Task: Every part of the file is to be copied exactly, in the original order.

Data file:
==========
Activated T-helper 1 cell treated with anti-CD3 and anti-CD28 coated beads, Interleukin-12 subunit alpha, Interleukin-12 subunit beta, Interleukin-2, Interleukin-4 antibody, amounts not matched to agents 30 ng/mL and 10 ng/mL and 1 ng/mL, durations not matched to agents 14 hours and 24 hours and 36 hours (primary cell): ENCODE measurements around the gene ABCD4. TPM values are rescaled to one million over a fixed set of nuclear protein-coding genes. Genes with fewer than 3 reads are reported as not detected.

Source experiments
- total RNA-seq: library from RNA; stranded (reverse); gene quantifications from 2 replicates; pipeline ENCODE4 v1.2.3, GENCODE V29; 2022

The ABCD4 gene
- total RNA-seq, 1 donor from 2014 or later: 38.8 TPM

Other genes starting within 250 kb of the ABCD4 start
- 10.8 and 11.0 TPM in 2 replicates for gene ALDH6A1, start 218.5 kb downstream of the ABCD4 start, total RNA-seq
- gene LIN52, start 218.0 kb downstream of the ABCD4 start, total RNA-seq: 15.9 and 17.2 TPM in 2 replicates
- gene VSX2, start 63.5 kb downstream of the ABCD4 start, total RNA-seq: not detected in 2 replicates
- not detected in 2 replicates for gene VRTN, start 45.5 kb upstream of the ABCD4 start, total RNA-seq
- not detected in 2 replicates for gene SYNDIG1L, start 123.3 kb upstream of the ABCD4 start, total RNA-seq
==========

Activated T-helper 1 cell treated with anti-CD3 and anti-CD28 coated beads, Interleukin-12 subunit alpha, Interleukin-12 subunit beta, Interleukin-2, Interleukin-4 antibody, amounts not matched to agents 30 ng/mL and 10 ng/mL and 1 ng/mL, durations not matched to agents 14 hours and 24 hours and 36 hours (primary cell): ENCODE measurements around the gene ABCD4. TPM values are rescaled to one million over a fixed set of nuclear protein-coding genes. Genes with fewer than 3 reads are reported as not detected.

Source experiments
- total RNA-seq: library from RNA; stranded (reverse); gene quantifications from 2 replicates; pipeline ENCODE4 v1.2.3, GENCODE V29; 2022

The ABCD4 gene
- total RNA-seq, 1 donor from 2014 or later: 38.8 TPM

Other genes starting within 250 kb of the ABCD4 start
- 10.8 and 11.0 TPM in 2 replicates for gene ALDH6A1, start 218.5 kb downstream of the ABCD4 start, total RNA-seq
- gene LIN52, start 218.0 kb downstream of the ABCD4 start, total RNA-seq: 15.9 and 17.2 TPM in 2 replicates
- gene VSX2, start 63.5 kb downstream of the ABCD4 start, total RNA-seq: not detected in 2 replicates
- not detected in 2 replicates for gene VRTN, start 45.5 kb upstream of the ABCD4 start, total RNA-seq
- not detected in 2 replicates for gene SYNDIG1L, start 123.3 kb upstream of the ABCD4 start, total RNA-seq